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Sialidosis type 2
Sialidosis type 2 (ST-2) is a rare lysosomal storage disease, and the severe, early onset form of sialidosis (see this term) characterized by a progressively severe mucopolysaccharidosis-like phenotype (coarse facies, dysostosis multiplex, hepatosplenomegaly), macular cherry-red spots as well as psychomotor and developmental delay. ST-2 displays a broad spectrum of clinical severity with antenatal/congenital, infantile and juvenile presentations.
The prevalence of ST-2 is unknown. The prevalence of sialidosis (types 1 and 2 combined) has been estimated at approximately 1/5,000,000-1/1,500,000 live births.
ST-2 has a wide range of clinical manifestations and is usually divided into congenital/antenatal, infantile and juvenile forms. The congenital/antenatal form is characterized by non-immune hydrops fetalis, or ascites, presenting in utero or at birth and by the development of a mucopolysaccharidosis (see this term)-like phenotype including coarse facial features, dysostosis multiplex, hepatosplenomegaly, and umbilical and inguinal hernias. Surviving children and patients with the infantile onset form (before 12 months of age) are characterized by a mucopolysaccharidosis-like phenotype that includes coarse facies, dysosotosis multiplex, kyphosis, short stature (with a slowing of growth towards 18 months of age), hepatosplenomegaly, hearing impairment, cherry-red spot on the retina (a constant feature after 3 years of age), corneal opacities (rarely) and speech and developmental delay, followed by psychomotor regression and myoclonus and ataxia in some cases. Renal disease (nephrosialidosis) has been reported in some patients. The juvenile form usually presents after the age of 2 with less pronounced coarse facies, angiokeratoma, myoclonic seizures, macular cherry red spots, and psychomotor regression.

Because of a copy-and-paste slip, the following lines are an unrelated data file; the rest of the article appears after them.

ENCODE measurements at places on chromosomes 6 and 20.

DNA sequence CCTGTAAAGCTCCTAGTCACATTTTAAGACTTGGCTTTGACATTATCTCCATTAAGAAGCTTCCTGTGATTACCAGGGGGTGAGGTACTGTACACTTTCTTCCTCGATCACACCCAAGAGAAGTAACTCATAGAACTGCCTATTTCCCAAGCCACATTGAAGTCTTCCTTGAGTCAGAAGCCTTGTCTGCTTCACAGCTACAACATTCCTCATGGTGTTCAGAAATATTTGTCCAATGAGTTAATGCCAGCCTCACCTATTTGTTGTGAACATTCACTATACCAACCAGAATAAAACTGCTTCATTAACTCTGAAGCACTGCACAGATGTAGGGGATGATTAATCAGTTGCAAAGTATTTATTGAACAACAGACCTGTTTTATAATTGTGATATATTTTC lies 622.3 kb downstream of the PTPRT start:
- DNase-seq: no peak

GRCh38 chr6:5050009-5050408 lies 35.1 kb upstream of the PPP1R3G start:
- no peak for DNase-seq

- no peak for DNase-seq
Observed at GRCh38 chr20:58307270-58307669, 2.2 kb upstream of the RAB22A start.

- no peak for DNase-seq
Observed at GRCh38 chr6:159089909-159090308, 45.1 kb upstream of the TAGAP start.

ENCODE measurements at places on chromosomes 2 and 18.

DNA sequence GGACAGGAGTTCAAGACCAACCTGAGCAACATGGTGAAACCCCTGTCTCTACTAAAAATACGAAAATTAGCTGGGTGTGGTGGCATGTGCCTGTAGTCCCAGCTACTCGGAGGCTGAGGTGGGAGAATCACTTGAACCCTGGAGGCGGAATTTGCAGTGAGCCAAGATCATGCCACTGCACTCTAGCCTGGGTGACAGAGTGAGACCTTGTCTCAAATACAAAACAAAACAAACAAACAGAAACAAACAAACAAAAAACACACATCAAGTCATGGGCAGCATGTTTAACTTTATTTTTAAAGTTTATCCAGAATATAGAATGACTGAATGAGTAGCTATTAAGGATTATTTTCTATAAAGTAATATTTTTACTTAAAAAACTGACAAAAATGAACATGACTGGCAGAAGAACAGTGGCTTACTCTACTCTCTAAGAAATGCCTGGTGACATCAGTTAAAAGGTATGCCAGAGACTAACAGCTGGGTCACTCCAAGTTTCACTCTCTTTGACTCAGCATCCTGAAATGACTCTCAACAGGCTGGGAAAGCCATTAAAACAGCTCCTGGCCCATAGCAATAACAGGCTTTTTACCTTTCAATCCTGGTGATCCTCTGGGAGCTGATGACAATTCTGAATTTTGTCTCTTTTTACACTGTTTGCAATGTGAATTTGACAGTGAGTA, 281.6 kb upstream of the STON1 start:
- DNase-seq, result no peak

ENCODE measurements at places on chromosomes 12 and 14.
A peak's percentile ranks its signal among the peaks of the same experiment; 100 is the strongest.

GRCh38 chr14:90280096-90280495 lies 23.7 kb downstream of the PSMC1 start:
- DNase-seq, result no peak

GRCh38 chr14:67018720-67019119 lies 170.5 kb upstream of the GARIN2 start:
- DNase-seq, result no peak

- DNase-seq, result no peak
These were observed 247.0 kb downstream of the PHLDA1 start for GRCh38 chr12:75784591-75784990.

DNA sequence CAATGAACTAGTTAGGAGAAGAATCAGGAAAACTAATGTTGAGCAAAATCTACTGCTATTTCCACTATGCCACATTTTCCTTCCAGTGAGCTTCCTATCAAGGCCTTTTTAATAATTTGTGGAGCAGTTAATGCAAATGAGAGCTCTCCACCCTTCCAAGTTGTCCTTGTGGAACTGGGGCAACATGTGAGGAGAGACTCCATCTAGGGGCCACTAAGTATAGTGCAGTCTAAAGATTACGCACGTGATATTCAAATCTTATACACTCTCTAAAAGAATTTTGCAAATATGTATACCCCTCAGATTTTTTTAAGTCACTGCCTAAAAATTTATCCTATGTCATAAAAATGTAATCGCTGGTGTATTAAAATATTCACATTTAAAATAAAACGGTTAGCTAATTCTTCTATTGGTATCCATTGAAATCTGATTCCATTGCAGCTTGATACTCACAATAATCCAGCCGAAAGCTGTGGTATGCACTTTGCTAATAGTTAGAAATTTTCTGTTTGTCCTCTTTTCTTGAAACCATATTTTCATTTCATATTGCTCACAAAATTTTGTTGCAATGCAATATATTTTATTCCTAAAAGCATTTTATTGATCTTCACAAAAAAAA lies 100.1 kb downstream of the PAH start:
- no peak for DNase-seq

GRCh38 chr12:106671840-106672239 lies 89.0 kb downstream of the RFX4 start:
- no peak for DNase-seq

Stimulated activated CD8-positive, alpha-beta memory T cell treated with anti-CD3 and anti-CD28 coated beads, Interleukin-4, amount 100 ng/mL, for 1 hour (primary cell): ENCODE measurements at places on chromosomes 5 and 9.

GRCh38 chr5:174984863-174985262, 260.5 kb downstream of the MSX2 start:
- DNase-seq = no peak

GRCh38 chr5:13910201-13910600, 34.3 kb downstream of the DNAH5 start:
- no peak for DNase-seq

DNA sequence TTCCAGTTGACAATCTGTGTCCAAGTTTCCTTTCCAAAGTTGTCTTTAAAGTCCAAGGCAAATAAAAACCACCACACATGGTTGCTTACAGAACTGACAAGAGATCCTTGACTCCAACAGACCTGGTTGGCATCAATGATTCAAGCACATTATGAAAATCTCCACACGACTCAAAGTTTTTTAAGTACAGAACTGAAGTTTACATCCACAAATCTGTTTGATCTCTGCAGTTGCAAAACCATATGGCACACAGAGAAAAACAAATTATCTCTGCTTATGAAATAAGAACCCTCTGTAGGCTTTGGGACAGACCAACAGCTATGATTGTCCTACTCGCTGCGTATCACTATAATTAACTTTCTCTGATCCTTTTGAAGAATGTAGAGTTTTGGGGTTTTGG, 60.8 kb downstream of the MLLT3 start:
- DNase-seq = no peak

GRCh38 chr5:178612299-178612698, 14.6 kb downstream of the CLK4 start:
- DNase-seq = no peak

ST-2 is due to a mutation of the N-acetyl-alpha-neuraminidase-1 (NEU1) gene (6p21) encoding the lysosomal enzyme neuraminidase, that initiates the degradation of sialoglycoconjugates in lysosomes. Mutations lead to a deficiency in enzyme activity and consequently to an accumulation of sialyloligosaccharides in tissues. In general, a higher residual neuraminidase activity is associated with milder symptoms and a longer lifespan.
An ophthalmological examination (fundoscopy) can visualize the bilateral macular cherry-red spots. Neuroimaging shows varying degrees of brain and cerebellar atrophy. The diagnosis is suspected by detection of urinary sialyloligosaccharide excretion and must be confirmed by demonstration of the neuraminidase enzyme deficiency (in the presence of normal beta-galactosidase activity) in leukocytes or, preferably, in cultured fibroblasts. Molecular genetic testing revealing causal mutation(s) can also confirm the diagnosis. The presence of echographic signs (such as hydrops, edema, ascites) may aid in diagnosing antenatal forms during pregnancy.
The main differential diagnoses include galactosialidosis (characterized by deficiencies in both beta galactosidase and neuraminidase) and mucopolysaccharidosis type 1, 2 or 6 (see these terms). Many patients of the juvenile sub-group, in particular, may appear to have a form of galactosialidosis.
Prenatal diagnosis can be performed by measurement of enzyme activity or by molecular genetic analysis if the underlying molecular defect in the family is well established
ST-2 is inherited in an autosomal recessive manner. Genetic counseling is possible.
Management and treatment
There is no cure for ST-2 and management is multidisciplinary involving mainly palliative care. Anti-convulsants may be used to treat myoclonic seizures, but are only rarely effective. Hematopoietic stem cell transplantation has not been successful in preventing psychomotor regression, bone changes or nephrosialidosis.
The prognosis depends on the form of ST-2. The congenital form leads to still-birth or death within the first two years of life. For the other forms, life expectancy does not generally exceed two decades.